Time to start thinking about Thanksgiving décor with natural decorations and rustic colors – Hartford Courant

With the ghosts and ghouls stored away after Halloween, it’s time to start thinking about decorating for Thanksgiving.

Sprucing up the house for the coming holiday is more than just paper turkeys and pumpkins. Thanksgiving lends itself to warm, earthy colors with the glow of candles and warm feelings. Interior designer Sharon McCormick of Sharon McCormick Designs in Glastonbury reminds people not to forget about decorating for adults and children.

“What makes Thanksgiving more enjoyable for the adults?” McCormick said. “A contented group at the kids’ table.”

At the kids’ table, consider using a craft paper tablecloth so the kids can decorate while they wait for that pie to come out of the oven. Age appropriate activity books and their own crayons can go a long way.

At each kids’ place setting, put a small pumpkin with a marker. Have each child write something they’re grateful for on the pumpkin and pass the pumpkin around the table. Each child will write their own gratitude again. By the time the pumpkins go all the way around the table, each child ends up with their original pumpkin with good thoughts from the whole group to take home.

Use festive paper plates and cups so the adults don’t have to worry about breaking dinnerware.

Consider making place tags by writing on big leaves. Not only is it fun for your kids to go searching for them in the yard, it allows you to separate a few of the mischievous kids.

Another way to keep kids busy during the holiday while having fun is to give each child a disposable Polaroid camera. Make a competition out of it such as the funniest face wins a prize.

Decorating for Thanksgiving isn’t all about the kids though. You need some tips for making the house sparkle for the adults too.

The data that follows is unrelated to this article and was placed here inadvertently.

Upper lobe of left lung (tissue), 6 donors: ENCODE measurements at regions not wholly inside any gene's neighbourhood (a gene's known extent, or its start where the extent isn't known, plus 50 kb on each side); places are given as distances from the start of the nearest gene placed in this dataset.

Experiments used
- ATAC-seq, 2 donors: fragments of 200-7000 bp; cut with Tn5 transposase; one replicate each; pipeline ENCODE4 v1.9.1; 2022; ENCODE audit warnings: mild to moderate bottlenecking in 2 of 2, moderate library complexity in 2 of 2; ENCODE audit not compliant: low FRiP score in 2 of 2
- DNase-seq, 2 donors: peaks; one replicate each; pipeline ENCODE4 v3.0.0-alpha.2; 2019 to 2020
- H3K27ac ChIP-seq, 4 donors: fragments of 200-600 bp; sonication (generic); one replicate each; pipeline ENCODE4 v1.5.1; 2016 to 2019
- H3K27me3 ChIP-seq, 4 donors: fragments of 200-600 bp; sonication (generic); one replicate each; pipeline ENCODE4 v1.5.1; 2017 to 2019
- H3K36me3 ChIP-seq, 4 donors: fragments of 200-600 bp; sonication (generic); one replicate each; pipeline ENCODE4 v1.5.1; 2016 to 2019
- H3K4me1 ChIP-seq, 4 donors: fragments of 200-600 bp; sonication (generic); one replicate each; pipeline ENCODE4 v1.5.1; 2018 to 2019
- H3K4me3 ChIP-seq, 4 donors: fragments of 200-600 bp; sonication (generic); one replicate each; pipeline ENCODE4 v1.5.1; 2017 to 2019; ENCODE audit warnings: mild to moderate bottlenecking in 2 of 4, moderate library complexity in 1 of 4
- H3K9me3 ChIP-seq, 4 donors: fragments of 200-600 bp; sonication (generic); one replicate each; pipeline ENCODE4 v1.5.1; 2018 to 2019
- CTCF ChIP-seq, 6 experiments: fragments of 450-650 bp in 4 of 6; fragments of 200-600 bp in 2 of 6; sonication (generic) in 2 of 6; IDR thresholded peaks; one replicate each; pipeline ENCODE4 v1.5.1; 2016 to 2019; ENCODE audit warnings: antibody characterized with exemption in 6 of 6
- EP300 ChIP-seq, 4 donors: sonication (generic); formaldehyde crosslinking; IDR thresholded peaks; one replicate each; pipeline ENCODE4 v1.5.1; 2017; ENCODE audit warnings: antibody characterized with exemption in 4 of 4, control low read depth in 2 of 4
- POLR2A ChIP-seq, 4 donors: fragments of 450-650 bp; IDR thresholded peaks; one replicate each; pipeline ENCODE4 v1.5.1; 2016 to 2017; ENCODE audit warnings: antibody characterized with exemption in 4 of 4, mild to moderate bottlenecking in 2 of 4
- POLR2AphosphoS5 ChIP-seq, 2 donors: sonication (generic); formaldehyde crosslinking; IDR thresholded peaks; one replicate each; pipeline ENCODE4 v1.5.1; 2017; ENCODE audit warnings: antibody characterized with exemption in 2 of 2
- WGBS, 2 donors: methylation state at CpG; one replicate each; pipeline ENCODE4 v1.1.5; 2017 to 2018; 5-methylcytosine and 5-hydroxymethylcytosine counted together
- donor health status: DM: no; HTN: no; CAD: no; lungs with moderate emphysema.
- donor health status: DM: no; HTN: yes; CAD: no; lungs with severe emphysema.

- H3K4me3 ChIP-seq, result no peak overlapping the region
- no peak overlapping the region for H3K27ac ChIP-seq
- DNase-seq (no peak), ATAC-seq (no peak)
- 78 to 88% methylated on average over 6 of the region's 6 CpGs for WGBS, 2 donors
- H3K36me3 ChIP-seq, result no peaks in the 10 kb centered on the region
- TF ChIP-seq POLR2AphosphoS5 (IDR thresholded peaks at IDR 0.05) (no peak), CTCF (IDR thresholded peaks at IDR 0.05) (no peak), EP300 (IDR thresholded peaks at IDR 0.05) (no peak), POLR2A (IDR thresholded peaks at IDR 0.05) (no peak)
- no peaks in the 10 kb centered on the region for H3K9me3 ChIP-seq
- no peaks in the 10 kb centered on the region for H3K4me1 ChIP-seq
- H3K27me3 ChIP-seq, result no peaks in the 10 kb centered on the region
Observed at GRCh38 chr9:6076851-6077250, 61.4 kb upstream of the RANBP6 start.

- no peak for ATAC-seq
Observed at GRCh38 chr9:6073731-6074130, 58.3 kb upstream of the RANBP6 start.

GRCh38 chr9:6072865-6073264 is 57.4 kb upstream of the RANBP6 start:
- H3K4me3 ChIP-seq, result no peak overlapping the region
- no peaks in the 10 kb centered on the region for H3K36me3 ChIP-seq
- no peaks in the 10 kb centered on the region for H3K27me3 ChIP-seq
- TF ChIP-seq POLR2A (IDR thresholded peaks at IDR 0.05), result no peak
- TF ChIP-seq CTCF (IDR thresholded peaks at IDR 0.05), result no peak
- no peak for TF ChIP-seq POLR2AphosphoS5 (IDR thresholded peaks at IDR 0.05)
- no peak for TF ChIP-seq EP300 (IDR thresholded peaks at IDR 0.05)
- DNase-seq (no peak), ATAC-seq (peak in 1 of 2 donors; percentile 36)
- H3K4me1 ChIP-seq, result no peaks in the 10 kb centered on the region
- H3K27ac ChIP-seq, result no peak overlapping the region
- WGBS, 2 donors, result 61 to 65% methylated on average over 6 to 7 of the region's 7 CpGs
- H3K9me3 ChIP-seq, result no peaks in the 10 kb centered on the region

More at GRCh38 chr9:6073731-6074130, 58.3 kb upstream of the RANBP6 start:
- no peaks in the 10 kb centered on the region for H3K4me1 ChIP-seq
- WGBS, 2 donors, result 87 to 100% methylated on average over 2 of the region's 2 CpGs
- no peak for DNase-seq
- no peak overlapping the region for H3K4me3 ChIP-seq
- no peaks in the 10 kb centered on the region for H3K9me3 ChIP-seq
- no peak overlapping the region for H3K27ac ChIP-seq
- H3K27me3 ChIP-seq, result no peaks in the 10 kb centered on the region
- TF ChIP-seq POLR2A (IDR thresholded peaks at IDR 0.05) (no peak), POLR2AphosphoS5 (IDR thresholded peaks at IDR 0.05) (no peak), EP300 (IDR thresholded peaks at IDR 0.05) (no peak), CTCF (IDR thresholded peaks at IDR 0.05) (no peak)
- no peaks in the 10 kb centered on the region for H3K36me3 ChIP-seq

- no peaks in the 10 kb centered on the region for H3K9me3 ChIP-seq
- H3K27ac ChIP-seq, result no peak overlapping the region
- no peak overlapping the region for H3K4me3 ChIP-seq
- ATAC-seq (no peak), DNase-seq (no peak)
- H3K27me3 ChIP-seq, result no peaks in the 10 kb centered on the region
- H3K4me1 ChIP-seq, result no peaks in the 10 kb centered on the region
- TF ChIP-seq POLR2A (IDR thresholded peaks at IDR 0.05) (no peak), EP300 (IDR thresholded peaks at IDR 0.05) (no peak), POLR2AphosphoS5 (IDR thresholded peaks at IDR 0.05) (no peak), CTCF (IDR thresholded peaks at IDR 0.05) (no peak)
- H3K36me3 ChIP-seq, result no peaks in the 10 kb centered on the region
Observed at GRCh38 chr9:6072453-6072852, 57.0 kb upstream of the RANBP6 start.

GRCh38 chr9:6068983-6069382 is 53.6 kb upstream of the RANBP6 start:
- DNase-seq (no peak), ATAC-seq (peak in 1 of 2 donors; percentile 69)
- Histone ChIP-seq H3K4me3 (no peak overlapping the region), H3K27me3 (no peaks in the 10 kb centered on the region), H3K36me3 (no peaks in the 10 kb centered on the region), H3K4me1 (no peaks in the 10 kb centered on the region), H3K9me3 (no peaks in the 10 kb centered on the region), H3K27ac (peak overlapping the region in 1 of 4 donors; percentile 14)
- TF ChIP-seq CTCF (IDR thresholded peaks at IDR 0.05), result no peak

Five Things You Need To Know

Five Things You Need To Know


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“Natural decorations are always a winner at Thanksgiving,” McCormick said. “Fall is the perfect time to scavenge for materials to use in your décor– pampas grass, pinecones, acorns, bittersweet, pussy willows, branches of leaves, dried hydrangeas, and whatever else you can find.”

For some hosts, a vase of flowers and a few candles are decoration enough -- and some don't even bother with that. If you plan to get a little more elaborate -- branches laden with brightly hued leaves on the sideboard; a cornucopia full of autumn fruits in the middle of the table; a seasonal door wreath; or whatever -- now's the time to start deciding what you want and where you're going to get it.

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Try wiring together your favorite materials to make a garland for the fireplace and line it with fairy lights to brighten it up. Add pillows and throws in rich colors such as rust, green, mustard and burgundy around the room.

Antiques are perfect for Thanksgiving, McCormick said, harkening to the history of the holiday. She suggests using old pails, lanterns, dough bowls, vases and apothecary jars to display the items. If the container is accommodating, use pillar candles in the center surrounded by the natural items.

Also consider being creative with your tablecloth. Plaid, wool blankets are unexpected and can make a beautiful table. Burlap is another option. Use warm metals like copper and brass as accents for candlesticks, serving platters and salt and pepper shakers, McCormick said.

If your dinner will be more formal, gourds and pumpkins can be spray painted or dipped in gold. To do so, fill a bucket with water and spray the paint into the water. Dunk your object and slowly pull it out of the bucket. Some of the original color will show through. A pumpkin can be any color you want or hollowed out and used for a flower arrangement.

Lastly, set the mood with dimmers on your lighting.

“I have all lights put on dimmers when I’m designing a room just for this purpose. It’s an easily forgotten but important detail,” McCormick said.